The confessional is currently located in the conference room, where you may go to confession face to face or behind a screen anonymously.


Photo of location of Conference Room (for confession)

Commemoration Plaque

Commemoration Plaque PhotoThis sign reminds us of all the people commemorated by donors for various fixtures and furnishings for our new Parish Center.



Old Guardian Angels Church

Old Guardian Angels Church photoThe first church on the corner of Welker and 3rd was dedicated as a Catholic church on January 1, 1911. During the 1930s it was added on to toward the west to include a sanctuary and sacristy room. We will be keeping this building because of its history, its land mark stature in Mead, and the many sacraments which have made it a holy place. In the future the parish may use it aa prayer chapel for Eucharistic devotion and other uses. We will continue to maintain and restore it.

The Catechetical Center (CC Center)

Catechetical Center photoThe Catechetical Center (CC Center) used to be the old Parish Hall and was built sometime in the early 1960s. It has served as a dining hall, sometime worship space, and education classrooms. This building will remain until phase II of our campus construction is complete, and four new classrooms are added on to the Parish Center building.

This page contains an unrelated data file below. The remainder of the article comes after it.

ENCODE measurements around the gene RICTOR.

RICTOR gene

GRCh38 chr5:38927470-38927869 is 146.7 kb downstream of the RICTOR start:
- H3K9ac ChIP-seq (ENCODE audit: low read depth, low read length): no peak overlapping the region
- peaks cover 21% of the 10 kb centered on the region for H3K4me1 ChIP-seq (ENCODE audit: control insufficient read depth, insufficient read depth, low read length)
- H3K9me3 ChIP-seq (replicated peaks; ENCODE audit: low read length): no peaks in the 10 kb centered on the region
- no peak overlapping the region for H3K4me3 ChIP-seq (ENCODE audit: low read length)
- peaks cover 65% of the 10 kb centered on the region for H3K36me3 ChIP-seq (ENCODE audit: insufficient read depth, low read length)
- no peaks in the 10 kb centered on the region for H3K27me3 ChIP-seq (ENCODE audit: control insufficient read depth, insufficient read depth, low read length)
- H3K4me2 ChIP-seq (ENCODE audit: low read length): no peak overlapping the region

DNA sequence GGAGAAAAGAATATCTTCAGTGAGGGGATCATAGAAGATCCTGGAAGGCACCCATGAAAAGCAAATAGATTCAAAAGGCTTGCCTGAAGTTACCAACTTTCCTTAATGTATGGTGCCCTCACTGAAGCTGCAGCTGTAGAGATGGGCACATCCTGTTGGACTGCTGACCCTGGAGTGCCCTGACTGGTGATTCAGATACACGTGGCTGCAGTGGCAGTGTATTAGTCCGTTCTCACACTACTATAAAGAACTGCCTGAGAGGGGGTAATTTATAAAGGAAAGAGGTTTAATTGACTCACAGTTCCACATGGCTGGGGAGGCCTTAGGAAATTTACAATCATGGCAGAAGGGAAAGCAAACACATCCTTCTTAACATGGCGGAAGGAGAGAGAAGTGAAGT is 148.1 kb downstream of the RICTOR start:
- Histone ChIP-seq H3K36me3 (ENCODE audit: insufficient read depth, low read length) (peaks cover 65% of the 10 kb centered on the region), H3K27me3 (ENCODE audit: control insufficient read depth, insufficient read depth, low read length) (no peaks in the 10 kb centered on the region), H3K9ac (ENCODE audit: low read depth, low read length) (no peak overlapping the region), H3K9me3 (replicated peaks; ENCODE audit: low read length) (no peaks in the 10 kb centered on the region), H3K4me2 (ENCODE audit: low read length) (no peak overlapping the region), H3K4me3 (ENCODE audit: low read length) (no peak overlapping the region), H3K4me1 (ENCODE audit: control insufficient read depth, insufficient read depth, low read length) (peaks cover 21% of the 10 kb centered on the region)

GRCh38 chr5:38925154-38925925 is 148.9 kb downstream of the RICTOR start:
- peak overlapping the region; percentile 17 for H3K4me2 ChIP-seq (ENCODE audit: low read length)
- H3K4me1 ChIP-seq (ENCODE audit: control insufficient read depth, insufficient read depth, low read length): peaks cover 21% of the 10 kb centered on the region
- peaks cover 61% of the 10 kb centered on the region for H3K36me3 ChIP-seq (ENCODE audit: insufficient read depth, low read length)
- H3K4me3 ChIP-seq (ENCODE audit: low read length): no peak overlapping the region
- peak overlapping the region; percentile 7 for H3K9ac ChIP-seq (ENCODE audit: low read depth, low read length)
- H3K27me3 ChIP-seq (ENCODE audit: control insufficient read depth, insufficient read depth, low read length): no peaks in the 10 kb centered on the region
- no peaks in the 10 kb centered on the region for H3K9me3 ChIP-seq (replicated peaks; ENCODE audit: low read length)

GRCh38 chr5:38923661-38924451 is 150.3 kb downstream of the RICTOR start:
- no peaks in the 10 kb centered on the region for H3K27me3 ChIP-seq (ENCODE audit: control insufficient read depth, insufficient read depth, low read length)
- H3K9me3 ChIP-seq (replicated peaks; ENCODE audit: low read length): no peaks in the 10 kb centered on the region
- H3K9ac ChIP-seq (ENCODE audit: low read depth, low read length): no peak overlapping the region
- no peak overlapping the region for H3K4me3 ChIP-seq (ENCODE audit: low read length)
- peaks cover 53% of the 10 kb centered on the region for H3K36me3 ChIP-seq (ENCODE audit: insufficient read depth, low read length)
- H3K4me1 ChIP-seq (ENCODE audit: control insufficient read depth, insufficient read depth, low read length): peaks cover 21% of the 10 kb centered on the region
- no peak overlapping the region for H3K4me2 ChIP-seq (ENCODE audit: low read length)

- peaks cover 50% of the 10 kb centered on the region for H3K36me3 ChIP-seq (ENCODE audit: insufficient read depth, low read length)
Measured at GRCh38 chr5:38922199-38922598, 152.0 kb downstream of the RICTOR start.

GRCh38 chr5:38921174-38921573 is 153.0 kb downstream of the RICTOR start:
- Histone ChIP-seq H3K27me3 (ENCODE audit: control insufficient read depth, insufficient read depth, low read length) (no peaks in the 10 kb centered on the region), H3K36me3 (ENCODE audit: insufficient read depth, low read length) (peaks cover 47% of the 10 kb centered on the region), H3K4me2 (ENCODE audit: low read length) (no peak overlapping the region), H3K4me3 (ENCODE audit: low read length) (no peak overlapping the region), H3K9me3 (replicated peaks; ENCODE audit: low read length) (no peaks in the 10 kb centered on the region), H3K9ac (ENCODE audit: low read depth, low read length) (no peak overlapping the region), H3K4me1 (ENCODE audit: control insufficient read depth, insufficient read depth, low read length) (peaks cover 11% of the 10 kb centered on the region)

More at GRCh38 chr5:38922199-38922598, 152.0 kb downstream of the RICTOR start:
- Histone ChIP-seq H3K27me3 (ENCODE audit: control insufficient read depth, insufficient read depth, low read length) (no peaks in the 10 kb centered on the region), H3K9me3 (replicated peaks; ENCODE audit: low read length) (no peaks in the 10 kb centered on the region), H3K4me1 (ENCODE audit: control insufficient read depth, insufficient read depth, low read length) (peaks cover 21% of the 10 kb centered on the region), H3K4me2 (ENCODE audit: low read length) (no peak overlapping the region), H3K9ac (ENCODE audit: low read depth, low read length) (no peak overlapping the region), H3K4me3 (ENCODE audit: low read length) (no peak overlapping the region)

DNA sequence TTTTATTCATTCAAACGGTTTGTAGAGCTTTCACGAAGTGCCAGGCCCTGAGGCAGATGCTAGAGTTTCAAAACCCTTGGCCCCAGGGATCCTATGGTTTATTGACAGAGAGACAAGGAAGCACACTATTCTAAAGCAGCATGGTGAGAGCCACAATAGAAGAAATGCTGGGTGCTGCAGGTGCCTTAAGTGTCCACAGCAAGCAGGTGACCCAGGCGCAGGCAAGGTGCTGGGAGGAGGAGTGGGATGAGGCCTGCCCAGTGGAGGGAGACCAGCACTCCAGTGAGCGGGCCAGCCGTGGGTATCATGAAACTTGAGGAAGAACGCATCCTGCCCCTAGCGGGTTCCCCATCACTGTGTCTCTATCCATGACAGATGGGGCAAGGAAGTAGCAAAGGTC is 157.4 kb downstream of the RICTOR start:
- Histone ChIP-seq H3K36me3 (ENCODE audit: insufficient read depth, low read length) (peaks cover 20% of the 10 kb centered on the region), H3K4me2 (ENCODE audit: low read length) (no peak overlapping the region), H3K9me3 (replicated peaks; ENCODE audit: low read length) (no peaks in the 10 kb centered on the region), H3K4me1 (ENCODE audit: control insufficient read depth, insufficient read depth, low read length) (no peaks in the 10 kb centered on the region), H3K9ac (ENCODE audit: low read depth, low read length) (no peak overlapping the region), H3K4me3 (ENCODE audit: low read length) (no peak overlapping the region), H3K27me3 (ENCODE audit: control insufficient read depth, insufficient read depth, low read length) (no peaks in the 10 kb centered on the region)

The Meditation Park

Meditation Park photoOn the corner of WCR 34 and 7, Guardian Angels is creating a Meditation Park for everyone to use. The Town of Mead walking and biking trails come together at this busiest intersection town. With the addition of a bench around the central alder tree, this will be a fine resting area for joggers, walkers, and bikers.

Landscaping the Meditation Park is a gift of the Knights of Columbus Our Lady of the Angles Council 54576. The parish hopes that this park will be enjoyed by everyone in Mead.

Guardian Angel Bronze